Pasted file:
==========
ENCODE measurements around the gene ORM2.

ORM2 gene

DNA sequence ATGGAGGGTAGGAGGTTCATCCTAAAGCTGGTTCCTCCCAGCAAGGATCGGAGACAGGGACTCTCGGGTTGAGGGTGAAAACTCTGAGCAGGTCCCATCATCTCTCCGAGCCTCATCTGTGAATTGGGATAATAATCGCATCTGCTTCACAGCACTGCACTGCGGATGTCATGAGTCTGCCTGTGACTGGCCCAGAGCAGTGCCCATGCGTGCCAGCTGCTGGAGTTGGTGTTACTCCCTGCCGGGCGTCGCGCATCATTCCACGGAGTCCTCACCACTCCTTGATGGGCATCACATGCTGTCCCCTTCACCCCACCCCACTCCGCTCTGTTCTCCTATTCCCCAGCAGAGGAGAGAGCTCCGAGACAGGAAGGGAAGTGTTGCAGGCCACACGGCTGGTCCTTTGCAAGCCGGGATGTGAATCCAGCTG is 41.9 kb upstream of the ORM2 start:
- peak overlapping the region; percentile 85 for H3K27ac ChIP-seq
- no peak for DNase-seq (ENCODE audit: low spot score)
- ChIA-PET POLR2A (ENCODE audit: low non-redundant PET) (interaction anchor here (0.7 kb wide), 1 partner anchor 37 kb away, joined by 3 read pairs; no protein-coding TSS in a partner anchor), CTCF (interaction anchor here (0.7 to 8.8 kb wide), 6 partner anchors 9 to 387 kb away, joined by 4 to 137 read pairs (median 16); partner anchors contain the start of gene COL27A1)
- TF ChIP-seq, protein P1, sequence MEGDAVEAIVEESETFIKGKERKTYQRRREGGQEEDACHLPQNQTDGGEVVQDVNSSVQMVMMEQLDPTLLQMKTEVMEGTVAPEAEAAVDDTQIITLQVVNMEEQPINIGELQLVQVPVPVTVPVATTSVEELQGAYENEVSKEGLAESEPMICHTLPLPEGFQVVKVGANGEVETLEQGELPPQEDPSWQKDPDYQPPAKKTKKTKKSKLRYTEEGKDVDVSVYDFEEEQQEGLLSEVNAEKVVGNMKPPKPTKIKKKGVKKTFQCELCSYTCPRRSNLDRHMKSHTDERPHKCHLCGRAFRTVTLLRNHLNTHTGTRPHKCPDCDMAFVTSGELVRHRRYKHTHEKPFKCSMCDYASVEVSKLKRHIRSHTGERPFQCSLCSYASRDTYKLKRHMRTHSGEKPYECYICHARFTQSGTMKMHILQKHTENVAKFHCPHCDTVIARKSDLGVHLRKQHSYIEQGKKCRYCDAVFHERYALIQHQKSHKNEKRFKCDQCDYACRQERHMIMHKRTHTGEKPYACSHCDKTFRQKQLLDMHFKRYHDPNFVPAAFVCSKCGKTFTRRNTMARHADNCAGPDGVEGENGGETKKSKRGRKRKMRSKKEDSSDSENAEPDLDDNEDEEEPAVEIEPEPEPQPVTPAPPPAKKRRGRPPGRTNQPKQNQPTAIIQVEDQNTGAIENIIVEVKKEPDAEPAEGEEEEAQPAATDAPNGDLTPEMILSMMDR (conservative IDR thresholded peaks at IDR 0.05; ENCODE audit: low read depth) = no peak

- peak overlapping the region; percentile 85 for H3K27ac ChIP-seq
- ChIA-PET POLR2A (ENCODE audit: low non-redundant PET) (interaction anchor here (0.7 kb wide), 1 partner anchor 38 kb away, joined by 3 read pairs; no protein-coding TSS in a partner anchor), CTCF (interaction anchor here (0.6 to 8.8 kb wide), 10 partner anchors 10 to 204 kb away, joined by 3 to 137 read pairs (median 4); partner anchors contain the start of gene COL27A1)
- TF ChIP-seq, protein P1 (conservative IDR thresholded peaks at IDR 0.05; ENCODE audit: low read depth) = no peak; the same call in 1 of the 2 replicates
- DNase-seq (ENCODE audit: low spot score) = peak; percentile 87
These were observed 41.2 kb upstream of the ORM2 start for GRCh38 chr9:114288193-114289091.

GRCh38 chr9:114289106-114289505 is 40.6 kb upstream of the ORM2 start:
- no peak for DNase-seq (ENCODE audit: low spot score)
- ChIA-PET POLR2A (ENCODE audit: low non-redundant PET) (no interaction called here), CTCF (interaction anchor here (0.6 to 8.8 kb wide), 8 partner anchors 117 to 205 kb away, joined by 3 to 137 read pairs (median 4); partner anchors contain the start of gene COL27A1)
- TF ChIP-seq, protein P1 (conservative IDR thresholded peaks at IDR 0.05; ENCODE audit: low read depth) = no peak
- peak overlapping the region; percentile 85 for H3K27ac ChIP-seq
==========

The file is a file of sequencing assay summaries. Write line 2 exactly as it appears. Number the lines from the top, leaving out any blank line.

ORM2 gene